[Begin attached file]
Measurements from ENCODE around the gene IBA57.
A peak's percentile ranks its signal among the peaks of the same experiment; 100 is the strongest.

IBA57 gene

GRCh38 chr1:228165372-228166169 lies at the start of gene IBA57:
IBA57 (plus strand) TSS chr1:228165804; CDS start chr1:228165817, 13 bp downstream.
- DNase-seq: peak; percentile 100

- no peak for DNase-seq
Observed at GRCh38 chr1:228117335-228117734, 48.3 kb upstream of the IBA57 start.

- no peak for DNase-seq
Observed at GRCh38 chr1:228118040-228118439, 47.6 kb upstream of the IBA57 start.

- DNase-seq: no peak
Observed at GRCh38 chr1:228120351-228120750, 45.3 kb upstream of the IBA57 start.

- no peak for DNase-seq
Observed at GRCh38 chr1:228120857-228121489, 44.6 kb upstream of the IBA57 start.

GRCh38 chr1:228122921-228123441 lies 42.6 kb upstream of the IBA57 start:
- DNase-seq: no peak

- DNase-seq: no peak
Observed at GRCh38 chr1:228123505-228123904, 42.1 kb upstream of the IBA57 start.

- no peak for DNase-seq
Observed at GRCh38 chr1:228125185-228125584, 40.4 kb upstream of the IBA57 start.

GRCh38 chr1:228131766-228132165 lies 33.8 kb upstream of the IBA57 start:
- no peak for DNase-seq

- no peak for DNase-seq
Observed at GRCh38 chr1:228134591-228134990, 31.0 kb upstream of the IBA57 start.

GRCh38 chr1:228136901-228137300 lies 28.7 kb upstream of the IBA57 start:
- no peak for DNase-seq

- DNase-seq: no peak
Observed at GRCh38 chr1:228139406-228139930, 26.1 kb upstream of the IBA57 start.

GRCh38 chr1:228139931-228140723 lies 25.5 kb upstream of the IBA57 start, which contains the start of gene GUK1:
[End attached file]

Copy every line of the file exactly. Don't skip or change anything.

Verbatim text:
Measurements from ENCODE around the gene IBA57.
A peak's percentile ranks its signal among the peaks of the same experiment; 100 is the strongest.

IBA57 gene

GRCh38 chr1:228165372-228166169 lies at the start of gene IBA57:
IBA57 (plus strand) TSS chr1:228165804; CDS start chr1:228165817, 13 bp downstream.
- DNase-seq: peak; percentile 100

- no peak for DNase-seq
Observed at GRCh38 chr1:228117335-228117734, 48.3 kb upstream of the IBA57 start.

- no peak for DNase-seq
Observed at GRCh38 chr1:228118040-228118439, 47.6 kb upstream of the IBA57 start.

- DNase-seq: no peak
Observed at GRCh38 chr1:228120351-228120750, 45.3 kb upstream of the IBA57 start.

- no peak for DNase-seq
Observed at GRCh38 chr1:228120857-228121489, 44.6 kb upstream of the IBA57 start.

GRCh38 chr1:228122921-228123441 lies 42.6 kb upstream of the IBA57 start:
- DNase-seq: no peak

- DNase-seq: no peak
Observed at GRCh38 chr1:228123505-228123904, 42.1 kb upstream of the IBA57 start.

- no peak for DNase-seq
Observed at GRCh38 chr1:228125185-228125584, 40.4 kb upstream of the IBA57 start.

GRCh38 chr1:228131766-228132165 lies 33.8 kb upstream of the IBA57 start:
- no peak for DNase-seq

- no peak for DNase-seq
Observed at GRCh38 chr1:228134591-228134990, 31.0 kb upstream of the IBA57 start.

GRCh38 chr1:228136901-228137300 lies 28.7 kb upstream of the IBA57 start:
- no peak for DNase-seq

- DNase-seq: no peak
Observed at GRCh38 chr1:228139406-228139930, 26.1 kb upstream of the IBA57 start.

GRCh38 chr1:228139931-228140723 lies 25.5 kb upstream of the IBA57 start, which contains the start of gene GUK1: